# Continuation

### From HaskellWiki

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EndreyMark (Talk | contribs) (→Citing haskellized Scheme examples from Wikipedia: Quoting Wikipedia's Continuation#Examples, but Scheme examples are translated to Haskell, and some straightforward modifications are made) |
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* HaWiki has a page on [http://haskell.cs.yale.edu/hawiki/ContinuationPassingStyle ContinuationPassingStyle], and some related pages linked from there, too. |
* HaWiki has a page on [http://haskell.cs.yale.edu/hawiki/ContinuationPassingStyle ContinuationPassingStyle], and some related pages linked from there, too. |
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* David Madore's [http://www.madore.org/~david/computers/callcc.html A page about <code>call/cc</code>] describes the concept, and his [http://www.madore.org/~david/programs/unlambda/ The Unlambda Programming Language] page shows how he implemented this construct in an esoteric functional programming language. |
* David Madore's [http://www.madore.org/~david/computers/callcc.html A page about <code>call/cc</code>] describes the concept, and his [http://www.madore.org/~david/programs/unlambda/ The Unlambda Programming Language] page shows how he implemented this construct in an esoteric functional programming language. |
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+ | |||

+ | == Examples == |
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+ | |||

+ | === Citing haskellized Scheme examples from Wikipedia === |
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+ | |||

+ | Quoting Wikipedia's [http://en.wikipedia.org/wiki/Continuation Continuation#Examples], but Scheme examples are translated to Haskell, and some straightforward modifications are made. |
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+ | |||

+ | In the Haskell programming language, the simplest of direct-style functions is the identity function: |
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+ | |||

+ | <haskell> |
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+ | id :: a -> a |
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+ | id a = a |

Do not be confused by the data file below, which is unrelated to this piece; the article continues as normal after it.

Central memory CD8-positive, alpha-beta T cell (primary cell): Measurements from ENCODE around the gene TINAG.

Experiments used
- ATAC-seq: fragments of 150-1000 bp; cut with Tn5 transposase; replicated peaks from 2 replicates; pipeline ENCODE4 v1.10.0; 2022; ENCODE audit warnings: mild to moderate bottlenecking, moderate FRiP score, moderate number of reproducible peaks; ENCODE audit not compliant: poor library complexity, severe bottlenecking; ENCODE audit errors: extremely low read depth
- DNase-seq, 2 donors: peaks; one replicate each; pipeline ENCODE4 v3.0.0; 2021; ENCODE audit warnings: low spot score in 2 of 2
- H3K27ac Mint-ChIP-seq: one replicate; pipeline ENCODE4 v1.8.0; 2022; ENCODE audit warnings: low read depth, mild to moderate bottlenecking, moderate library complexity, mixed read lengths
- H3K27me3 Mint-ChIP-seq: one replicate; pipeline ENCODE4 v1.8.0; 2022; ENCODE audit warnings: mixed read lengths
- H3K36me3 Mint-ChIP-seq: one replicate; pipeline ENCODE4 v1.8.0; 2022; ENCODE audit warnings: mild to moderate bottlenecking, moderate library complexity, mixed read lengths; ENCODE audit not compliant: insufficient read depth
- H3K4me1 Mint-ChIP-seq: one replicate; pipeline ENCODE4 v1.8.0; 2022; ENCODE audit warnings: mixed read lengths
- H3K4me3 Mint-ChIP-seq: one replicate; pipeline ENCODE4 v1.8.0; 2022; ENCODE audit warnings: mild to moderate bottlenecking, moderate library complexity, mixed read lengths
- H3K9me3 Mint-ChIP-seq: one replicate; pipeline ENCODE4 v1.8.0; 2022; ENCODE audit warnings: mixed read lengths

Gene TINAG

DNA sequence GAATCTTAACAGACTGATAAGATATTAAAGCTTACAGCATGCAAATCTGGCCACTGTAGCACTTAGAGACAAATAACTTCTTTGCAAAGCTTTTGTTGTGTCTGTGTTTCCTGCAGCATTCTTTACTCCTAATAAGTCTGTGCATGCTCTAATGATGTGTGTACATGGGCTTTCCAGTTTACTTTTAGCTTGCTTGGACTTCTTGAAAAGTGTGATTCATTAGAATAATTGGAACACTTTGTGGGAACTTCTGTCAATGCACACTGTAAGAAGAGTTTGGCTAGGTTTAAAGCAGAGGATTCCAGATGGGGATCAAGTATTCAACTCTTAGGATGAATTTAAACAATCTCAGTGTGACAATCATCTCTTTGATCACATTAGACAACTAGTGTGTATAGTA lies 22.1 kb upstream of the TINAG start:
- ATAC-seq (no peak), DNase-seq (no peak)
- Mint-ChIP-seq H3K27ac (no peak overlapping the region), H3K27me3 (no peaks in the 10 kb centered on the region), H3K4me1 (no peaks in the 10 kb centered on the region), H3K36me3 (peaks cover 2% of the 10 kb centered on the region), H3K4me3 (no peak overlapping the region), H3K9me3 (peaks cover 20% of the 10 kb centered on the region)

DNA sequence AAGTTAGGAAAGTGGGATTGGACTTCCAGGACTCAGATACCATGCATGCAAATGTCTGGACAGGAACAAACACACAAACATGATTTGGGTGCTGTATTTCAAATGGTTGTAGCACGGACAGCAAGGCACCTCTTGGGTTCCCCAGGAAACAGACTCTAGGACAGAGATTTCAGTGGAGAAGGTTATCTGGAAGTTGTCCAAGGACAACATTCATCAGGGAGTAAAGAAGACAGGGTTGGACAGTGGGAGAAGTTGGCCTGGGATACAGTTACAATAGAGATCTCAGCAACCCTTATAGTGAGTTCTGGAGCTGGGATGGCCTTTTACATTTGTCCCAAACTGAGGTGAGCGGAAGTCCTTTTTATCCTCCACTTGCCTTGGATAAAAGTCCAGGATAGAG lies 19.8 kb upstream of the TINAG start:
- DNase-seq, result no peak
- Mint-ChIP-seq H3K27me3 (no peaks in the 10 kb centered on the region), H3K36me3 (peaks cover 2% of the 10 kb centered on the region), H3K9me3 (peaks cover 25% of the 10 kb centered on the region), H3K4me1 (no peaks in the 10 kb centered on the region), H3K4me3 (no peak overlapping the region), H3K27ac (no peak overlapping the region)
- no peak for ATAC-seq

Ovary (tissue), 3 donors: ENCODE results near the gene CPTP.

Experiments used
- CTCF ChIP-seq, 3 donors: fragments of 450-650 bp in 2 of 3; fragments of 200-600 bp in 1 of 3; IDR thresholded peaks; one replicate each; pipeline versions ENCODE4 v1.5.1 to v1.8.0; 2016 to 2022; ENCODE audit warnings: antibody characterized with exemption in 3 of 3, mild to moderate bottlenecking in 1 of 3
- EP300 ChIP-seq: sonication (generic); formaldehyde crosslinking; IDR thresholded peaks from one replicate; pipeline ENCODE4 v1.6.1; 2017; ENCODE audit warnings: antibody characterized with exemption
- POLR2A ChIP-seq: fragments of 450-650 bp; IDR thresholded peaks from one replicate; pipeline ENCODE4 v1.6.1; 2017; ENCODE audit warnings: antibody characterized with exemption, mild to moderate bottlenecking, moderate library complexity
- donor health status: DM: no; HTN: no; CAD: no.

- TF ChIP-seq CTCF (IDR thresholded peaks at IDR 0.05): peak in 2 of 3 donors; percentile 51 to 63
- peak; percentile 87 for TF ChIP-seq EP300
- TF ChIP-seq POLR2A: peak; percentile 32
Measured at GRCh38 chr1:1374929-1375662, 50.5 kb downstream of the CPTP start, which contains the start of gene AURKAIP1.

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+ | </haskell> |
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+ | |||

+ | which in CPS becomes: |
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+ | |||

+ | <haskell> |
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+ | idCPS :: a -> (a -> r) -> r |
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+ | idCPS a ret = ret a |
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+ | </haskell> |
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+ | where ''ret'' is the continuation argument (often also called ''k''). A further comparison of direct and CPS style is below. |
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+ | {| |
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+ | !<center>Direct style</center>!!<center>Continuation passing style</center> |
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+ | |- |
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+ | | |
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+ | <haskell> |
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+ | mysqrt :: Floating a => a -> a |
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+ | mysqrt a = sqrt a |
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+ | print (mysqrt 4) :: IO () |
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+ | </haskell> |
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+ | || |
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+ | <haskell> |
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+ | mysqrtCPS :: a -> (a -> r) -> r |
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+ | mysqrtCPS a k = k (sqrt a) |
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+ | mysqrtCPS 4 print :: IO () |
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+ | </haskell> |
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+ | |- |
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+ | | |
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+ | <haskell> |
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+ | mysqrt 4 + 2 :: Floating a => a |
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+ | </haskell> |
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+ | || |
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+ | <haskell> |
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+ | mysqrtCPS 4 (+ 2) :: Floating a => a |
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+ | </haskell> |
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+ | |- |
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+ | | |
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+ | <haskell> |
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+ | fac :: Integral a => a -> a |
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+ | fac 0 = 1 |
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+ | fac n'@(n + 1) = n' * fac n |
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+ | fac 4 + 2 :: Integral a => a |
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+ | </haskell> |
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+ | || |
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+ | <haskell> |
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+ | facCPS :: a -> (a -> r) -> r |